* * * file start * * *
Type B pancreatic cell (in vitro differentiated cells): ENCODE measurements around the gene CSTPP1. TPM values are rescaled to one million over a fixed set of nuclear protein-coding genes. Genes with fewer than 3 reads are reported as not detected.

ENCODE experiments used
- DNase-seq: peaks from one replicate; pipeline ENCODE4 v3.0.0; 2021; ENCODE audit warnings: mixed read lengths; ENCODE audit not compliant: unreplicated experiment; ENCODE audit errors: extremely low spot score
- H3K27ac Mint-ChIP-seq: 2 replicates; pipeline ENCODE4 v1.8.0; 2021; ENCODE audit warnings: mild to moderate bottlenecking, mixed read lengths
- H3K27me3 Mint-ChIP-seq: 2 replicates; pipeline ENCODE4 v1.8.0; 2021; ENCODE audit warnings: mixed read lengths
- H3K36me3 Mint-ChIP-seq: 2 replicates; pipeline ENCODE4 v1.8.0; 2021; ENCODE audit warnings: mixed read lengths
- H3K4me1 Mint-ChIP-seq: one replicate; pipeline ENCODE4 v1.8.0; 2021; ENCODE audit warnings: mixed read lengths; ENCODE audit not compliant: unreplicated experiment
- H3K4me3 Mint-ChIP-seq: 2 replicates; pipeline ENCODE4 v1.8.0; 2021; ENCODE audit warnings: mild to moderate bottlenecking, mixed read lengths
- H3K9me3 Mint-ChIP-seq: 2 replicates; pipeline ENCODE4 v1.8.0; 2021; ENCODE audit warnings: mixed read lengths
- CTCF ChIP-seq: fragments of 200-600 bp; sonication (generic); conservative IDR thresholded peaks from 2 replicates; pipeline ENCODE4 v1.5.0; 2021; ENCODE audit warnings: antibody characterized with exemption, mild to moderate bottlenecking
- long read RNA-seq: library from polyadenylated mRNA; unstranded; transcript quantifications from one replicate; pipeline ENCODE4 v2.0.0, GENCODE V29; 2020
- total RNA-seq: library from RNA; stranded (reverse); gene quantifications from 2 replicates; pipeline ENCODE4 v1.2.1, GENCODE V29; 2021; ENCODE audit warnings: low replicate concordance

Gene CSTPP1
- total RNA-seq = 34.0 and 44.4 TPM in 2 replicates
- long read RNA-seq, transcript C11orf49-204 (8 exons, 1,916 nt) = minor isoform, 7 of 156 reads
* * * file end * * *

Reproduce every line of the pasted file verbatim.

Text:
Type B pancreatic cell (in vitro differentiated cells): ENCODE measurements around the gene CSTPP1. TPM values are rescaled to one million over a fixed set of nuclear protein-coding genes. Genes with fewer than 3 reads are reported as not detected.

ENCODE experiments used
- DNase-seq: peaks from one replicate; pipeline ENCODE4 v3.0.0; 2021; ENCODE audit warnings: mixed read lengths; ENCODE audit not compliant: unreplicated experiment; ENCODE audit errors: extremely low spot score
- H3K27ac Mint-ChIP-seq: 2 replicates; pipeline ENCODE4 v1.8.0; 2021; ENCODE audit warnings: mild to moderate bottlenecking, mixed read lengths
- H3K27me3 Mint-ChIP-seq: 2 replicates; pipeline ENCODE4 v1.8.0; 2021; ENCODE audit warnings: mixed read lengths
- H3K36me3 Mint-ChIP-seq: 2 replicates; pipeline ENCODE4 v1.8.0; 2021; ENCODE audit warnings: mixed read lengths
- H3K4me1 Mint-ChIP-seq: one replicate; pipeline ENCODE4 v1.8.0; 2021; ENCODE audit warnings: mixed read lengths; ENCODE audit not compliant: unreplicated experiment
- H3K4me3 Mint-ChIP-seq: 2 replicates; pipeline ENCODE4 v1.8.0; 2021; ENCODE audit warnings: mild to moderate bottlenecking, mixed read lengths
- H3K9me3 Mint-ChIP-seq: 2 replicates; pipeline ENCODE4 v1.8.0; 2021; ENCODE audit warnings: mixed read lengths
- CTCF ChIP-seq: fragments of 200-600 bp; sonication (generic); conservative IDR thresholded peaks from 2 replicates; pipeline ENCODE4 v1.5.0; 2021; ENCODE audit warnings: antibody characterized with exemption, mild to moderate bottlenecking
- long read RNA-seq: library from polyadenylated mRNA; unstranded; transcript quantifications from one replicate; pipeline ENCODE4 v2.0.0, GENCODE V29; 2020
- total RNA-seq: library from RNA; stranded (reverse); gene quantifications from 2 replicates; pipeline ENCODE4 v1.2.1, GENCODE V29; 2021; ENCODE audit warnings: low replicate concordance

Gene CSTPP1
- total RNA-seq = 34.0 and 44.4 TPM in 2 replicates
- long read RNA-seq, transcript C11orf49-204 (8 exons, 1,916 nt) = minor isoform, 7 of 156 reads